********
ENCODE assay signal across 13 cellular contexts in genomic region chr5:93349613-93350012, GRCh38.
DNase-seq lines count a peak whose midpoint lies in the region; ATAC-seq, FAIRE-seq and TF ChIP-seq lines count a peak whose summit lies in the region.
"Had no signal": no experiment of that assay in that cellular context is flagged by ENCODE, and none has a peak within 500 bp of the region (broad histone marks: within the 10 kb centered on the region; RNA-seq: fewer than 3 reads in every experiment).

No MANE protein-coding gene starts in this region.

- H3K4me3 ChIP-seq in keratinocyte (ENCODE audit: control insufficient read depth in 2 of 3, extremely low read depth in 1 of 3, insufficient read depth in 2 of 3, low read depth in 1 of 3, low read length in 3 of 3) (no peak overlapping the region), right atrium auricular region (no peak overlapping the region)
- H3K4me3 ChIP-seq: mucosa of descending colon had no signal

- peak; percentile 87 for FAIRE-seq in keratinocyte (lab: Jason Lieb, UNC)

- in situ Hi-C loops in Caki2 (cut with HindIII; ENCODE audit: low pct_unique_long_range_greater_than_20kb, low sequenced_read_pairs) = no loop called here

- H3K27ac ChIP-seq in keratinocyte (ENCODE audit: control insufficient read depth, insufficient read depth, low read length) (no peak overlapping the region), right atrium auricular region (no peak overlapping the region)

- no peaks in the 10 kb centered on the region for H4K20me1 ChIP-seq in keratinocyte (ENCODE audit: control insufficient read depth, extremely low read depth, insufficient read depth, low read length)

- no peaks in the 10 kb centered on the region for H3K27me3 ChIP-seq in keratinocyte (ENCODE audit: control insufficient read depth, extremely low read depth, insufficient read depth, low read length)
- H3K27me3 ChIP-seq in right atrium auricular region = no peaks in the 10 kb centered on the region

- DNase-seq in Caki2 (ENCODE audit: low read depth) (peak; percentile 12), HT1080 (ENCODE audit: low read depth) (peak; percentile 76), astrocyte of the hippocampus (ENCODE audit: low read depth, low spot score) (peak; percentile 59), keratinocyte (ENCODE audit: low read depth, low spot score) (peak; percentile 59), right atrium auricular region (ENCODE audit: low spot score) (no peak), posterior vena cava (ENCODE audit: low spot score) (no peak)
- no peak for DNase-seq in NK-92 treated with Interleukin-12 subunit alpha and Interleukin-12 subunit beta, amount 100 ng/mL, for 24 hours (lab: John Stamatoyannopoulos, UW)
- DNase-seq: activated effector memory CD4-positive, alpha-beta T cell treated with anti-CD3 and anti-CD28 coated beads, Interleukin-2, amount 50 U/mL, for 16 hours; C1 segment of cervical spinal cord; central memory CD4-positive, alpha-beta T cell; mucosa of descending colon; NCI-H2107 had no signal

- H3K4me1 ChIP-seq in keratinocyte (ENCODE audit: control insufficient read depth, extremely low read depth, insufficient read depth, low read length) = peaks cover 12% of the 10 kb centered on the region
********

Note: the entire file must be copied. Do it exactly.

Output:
ENCODE assay signal across 13 cellular contexts in genomic region chr5:93349613-93350012, GRCh38.
DNase-seq lines count a peak whose midpoint lies in the region; ATAC-seq, FAIRE-seq and TF ChIP-seq lines count a peak whose summit lies in the region.
"Had no signal": no experiment of that assay in that cellular context is flagged by ENCODE, and none has a peak within 500 bp of the region (broad histone marks: within the 10 kb centered on the region; RNA-seq: fewer than 3 reads in every experiment).

No MANE protein-coding gene starts in this region.

- H3K4me3 ChIP-seq in keratinocyte (ENCODE audit: control insufficient read depth in 2 of 3, extremely low read depth in 1 of 3, insufficient read depth in 2 of 3, low read depth in 1 of 3, low read length in 3 of 3) (no peak overlapping the region), right atrium auricular region (no peak overlapping the region)
- H3K4me3 ChIP-seq: mucosa of descending colon had no signal

- peak; percentile 87 for FAIRE-seq in keratinocyte (lab: Jason Lieb, UNC)

- in situ Hi-C loops in Caki2 (cut with HindIII; ENCODE audit: low pct_unique_long_range_greater_than_20kb, low sequenced_read_pairs) = no loop called here

- H3K27ac ChIP-seq in keratinocyte (ENCODE audit: control insufficient read depth, insufficient read depth, low read length) (no peak overlapping the region), right atrium auricular region (no peak overlapping the region)

- no peaks in the 10 kb centered on the region for H4K20me1 ChIP-seq in keratinocyte (ENCODE audit: control insufficient read depth, extremely low read depth, insufficient read depth, low read length)

- no peaks in the 10 kb centered on the region for H3K27me3 ChIP-seq in keratinocyte (ENCODE audit: control insufficient read depth, extremely low read depth, insufficient read depth, low read length)
- H3K27me3 ChIP-seq in right atrium auricular region = no peaks in the 10 kb centered on the region

- DNase-seq in Caki2 (ENCODE audit: low read depth) (peak; percentile 12), HT1080 (ENCODE audit: low read depth) (peak; percentile 76), astrocyte of the hippocampus (ENCODE audit: low read depth, low spot score) (peak; percentile 59), keratinocyte (ENCODE audit: low read depth, low spot score) (peak; percentile 59), right atrium auricular region (ENCODE audit: low spot score) (no peak), posterior vena cava (ENCODE audit: low spot score) (no peak)
- no peak for DNase-seq in NK-92 treated with Interleukin-12 subunit alpha and Interleukin-12 subunit beta, amount 100 ng/mL, for 24 hours (lab: John Stamatoyannopoulos, UW)
- DNase-seq: activated effector memory CD4-positive, alpha-beta T cell treated with anti-CD3 and anti-CD28 coated beads, Interleukin-2, amount 50 U/mL, for 16 hours; C1 segment of cervical spinal cord; central memory CD4-positive, alpha-beta T cell; mucosa of descending colon; NCI-H2107 had no signal

- H3K4me1 ChIP-seq in keratinocyte (ENCODE audit: control insufficient read depth, extremely low read depth, insufficient read depth, low read length) = peaks cover 12% of the 10 kb centered on the region